Version: 2019.1 (switch to 2018.4
Universal Windows Platform: Generated project with IL2CPP scripting backend
Universal Windows Platform: Debugging on IL2CPP Scripting Backend
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Universal Windows Platform: Plugins on IL2CPP Scripting Backend

The plugin model for Universal Windows PlatformAn IAP feature that supports Microsoft’s In App Purchase simulator, which allows you to test IAP purchase flows on devices before publishing your application. More info
See in Glossary
is similar to other Unity platforms (such as Windows standalone).

Managed plugins

By default, IL2CPPA Unity-developed scripting back-end which you can use as an alternative to Mono when building Projects for some platforms. More info
See in Glossary
targets .NET 2.0 API compatiblity level. That means it does not support managed plugins targeting .NET 4.5 or consuming any of Windows Runtime APIs. All managed plugins must be targeting .NET 4.5 or equivalent API when using this compatiblity level. You can switch to .NET 4.6 API compatibilty level in Player settings if you wish to lift these restrictions.

Note The .Net 3.5 scripting runtime is deprecated, but it will be available for Unity 2018.3 and 2018.4 LTS. Please migrate or start new Projects with the .NET 4.x runtime.

IL2CPP scripting backendA framework that powers scripting in Unity. Unity supports three different scripting backends depending on target platform: Mono, .NET and IL2CPP. Universal Windows Platform, however, supports only two: .NET and IL2CPP. More info
See in Glossary
exposes the exact same .NET API surface as Unity editor or standalone player, so it’s possible to use the same plugins without the need to compile separate versions targetting different .NET API for Universal Windows Platform.

Native plugins

IL2CPP scripting backend supports using native plugins through P/Invoke mechanism. It means that you can call into native plugins directly from your C# code by specifying the native function prototype and then calling it. For example:

[DllImport("MyPlugin.dll")]
private static extern int CountLettersInString([MarshalAs(UnmanagedType.LPWSTR)]string str);

private void Start()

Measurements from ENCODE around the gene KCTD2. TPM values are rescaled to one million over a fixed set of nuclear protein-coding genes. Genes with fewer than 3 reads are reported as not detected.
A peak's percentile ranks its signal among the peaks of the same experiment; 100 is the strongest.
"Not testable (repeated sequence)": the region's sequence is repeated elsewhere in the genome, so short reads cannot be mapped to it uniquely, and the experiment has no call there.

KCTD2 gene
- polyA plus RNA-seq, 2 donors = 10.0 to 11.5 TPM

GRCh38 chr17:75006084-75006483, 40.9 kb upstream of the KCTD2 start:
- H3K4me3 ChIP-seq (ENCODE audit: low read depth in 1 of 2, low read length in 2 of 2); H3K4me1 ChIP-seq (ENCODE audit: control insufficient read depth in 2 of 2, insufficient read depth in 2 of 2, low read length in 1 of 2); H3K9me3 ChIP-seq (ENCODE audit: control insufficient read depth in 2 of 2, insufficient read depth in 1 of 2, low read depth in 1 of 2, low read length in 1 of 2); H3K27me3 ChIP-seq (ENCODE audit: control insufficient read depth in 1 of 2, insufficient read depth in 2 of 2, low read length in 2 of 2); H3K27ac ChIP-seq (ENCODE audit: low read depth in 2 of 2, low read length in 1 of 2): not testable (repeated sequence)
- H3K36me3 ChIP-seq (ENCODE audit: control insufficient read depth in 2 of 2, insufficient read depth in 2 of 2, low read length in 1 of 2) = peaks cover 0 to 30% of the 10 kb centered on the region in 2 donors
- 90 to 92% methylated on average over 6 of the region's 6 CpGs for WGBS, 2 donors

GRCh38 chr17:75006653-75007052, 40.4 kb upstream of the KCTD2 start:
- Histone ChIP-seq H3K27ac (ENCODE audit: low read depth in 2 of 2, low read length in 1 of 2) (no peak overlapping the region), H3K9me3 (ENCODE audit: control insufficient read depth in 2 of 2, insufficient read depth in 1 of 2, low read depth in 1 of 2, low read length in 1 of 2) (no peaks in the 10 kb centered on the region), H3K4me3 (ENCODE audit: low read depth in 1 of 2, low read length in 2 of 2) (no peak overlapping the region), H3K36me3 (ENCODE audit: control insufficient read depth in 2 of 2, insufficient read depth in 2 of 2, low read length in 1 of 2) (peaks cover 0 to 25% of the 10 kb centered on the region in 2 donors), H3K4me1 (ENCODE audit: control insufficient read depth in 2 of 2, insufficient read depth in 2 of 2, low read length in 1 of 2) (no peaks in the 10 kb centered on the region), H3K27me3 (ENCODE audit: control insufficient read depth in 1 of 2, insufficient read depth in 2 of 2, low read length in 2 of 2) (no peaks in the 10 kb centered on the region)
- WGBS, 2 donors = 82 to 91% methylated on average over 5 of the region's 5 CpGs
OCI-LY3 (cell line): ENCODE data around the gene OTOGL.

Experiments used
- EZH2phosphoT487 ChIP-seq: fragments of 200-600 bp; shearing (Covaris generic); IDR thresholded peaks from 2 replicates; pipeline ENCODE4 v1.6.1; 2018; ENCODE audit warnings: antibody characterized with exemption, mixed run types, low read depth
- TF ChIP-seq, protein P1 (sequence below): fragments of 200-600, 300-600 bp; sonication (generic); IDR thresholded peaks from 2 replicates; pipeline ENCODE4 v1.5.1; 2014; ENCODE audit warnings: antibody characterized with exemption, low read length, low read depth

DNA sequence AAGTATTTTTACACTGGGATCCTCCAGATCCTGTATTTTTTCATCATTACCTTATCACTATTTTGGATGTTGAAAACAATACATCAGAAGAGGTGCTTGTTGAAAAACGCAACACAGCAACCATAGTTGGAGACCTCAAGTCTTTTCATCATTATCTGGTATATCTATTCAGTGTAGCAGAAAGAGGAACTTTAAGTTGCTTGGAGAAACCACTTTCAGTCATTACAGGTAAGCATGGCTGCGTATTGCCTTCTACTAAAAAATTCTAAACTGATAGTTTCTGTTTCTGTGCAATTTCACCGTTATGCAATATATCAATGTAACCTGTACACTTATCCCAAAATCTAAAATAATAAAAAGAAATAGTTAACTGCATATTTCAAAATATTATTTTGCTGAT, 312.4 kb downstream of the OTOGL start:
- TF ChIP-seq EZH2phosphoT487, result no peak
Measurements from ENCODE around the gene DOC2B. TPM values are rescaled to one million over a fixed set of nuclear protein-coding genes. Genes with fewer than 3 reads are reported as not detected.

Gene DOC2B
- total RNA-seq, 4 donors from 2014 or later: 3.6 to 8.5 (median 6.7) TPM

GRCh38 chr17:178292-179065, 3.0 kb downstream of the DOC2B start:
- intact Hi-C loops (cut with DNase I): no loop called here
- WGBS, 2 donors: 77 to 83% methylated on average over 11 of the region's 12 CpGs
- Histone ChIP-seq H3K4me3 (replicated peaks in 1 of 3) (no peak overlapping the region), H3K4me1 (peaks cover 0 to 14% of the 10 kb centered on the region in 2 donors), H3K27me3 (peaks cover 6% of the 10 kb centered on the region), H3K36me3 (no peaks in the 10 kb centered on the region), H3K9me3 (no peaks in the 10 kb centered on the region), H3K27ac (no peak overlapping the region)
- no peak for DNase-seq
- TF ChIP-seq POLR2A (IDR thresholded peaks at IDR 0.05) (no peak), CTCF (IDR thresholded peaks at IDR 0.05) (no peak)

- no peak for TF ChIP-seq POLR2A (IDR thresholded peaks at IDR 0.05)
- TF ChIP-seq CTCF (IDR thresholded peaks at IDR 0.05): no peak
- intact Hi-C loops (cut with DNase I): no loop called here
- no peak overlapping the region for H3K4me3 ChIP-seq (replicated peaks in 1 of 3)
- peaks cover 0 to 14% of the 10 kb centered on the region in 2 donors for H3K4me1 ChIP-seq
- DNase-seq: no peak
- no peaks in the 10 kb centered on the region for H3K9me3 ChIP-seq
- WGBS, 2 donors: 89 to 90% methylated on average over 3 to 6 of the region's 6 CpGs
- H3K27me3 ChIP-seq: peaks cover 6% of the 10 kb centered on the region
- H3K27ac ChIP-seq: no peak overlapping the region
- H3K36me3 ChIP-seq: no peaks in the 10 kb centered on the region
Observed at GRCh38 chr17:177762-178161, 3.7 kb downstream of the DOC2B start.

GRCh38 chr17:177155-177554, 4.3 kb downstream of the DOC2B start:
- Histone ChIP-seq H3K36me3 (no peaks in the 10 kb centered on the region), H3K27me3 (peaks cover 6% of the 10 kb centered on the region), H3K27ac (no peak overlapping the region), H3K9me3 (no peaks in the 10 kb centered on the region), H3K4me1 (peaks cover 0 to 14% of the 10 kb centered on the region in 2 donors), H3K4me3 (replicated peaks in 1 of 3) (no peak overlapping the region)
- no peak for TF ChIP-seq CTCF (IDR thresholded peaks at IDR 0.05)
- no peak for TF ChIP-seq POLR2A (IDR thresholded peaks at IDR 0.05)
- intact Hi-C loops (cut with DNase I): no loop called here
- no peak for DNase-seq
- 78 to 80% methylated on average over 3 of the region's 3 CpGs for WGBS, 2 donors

{
    Debug.Log(CountLettersInString("Hello, native plugin!"));
}

The implementation of such function inside MyPlugin.dll would look like this:

extern "C" __declspec(dllexport)
int __stdcall CountLettersInString(wchar_t* str)
{
    int length = 0;
    while (*str++ != nullptr)
        length++;
    return length;
}

P/Invoke marshaling rules match that of official .NET marshaling, with exception of few unsupported types:

  • AnsiBStr
  • Currency
  • SAFEARRAY
  • IDispatch
  • TBStr
  • VBByRefStr

The default calling convention for P/Invoke functions on x86 is __stdcall.

Native plugins can be authored in two ways: precompiled DLL or C++ source code.

Precompiled native plugins

P/Invoking into precompiled native plugins works by loading the DLL at runtime, finding the function entry point and then calling it. These DLLs must be compiled against appropriate Windows SDK for the target CPU architecture. The DLLs must also be configured in Plugin InspectorA Unity window that displays information about the currently selected GameObject, Asset or Project Settings, alowing you to inspect and edit the values. More info
See in Glossary
when added to Unity project.

C++ source code native plugins

It is possible to add C++ (.cpp) code files directly into Unity project, which will act as a plugin in Plugin Inspector. If configured to be compatible with Universal Windows Platform and IL2CPP scriping backend, these C++ files will be compiled together with C++ code that gets generated from managed assemblies:

Since the functions are linked together with generated C++ code, there is no separate DLL to P/Invoke into. Due to this, it’s possible to use “__Internal” keyword in place of DLL name, which will make it C++ Linker responsibility to resolve the functions, rather than loading them at runtime:

[DllImport("__Internal")]
private static extern int CountLettersInString([MarshalAs(UnmanagedType.LPWSTR)]string str);

Since the call is resolved by the linker, making an error in function declaration on managed side will produce a linker error, rather an error at runtime. This also means that no dynamic loading needs to take place at runtime, and function is called directly. This significantly decreases the overhead of a P/Invoke call.

P/Invoke limitations

On Universal Windows Platform you cannot P/Invoke into specific system libraries by specifying the dll name (like “kernelbase.dll”) when using IL2CPP scripting backend. Attempting to P/Invoke into any DLL that exists outside of the project will result in DllNotFoundException at runtime.

However, it’s still possible to P/Invoke into these system functions by specifying “**Internal” keyword instead of the DLL name, which results in linker resolving the functions at build time.

See also

Plugin Inspector


  • • 2018–08–03 Page amended with no editorial review
  • .NET 3.5 scripting runtime deprecated in 2018.3

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Universal Windows Platform: Generated project with IL2CPP scripting backend
Universal Windows Platform: Debugging on IL2CPP Scripting Backend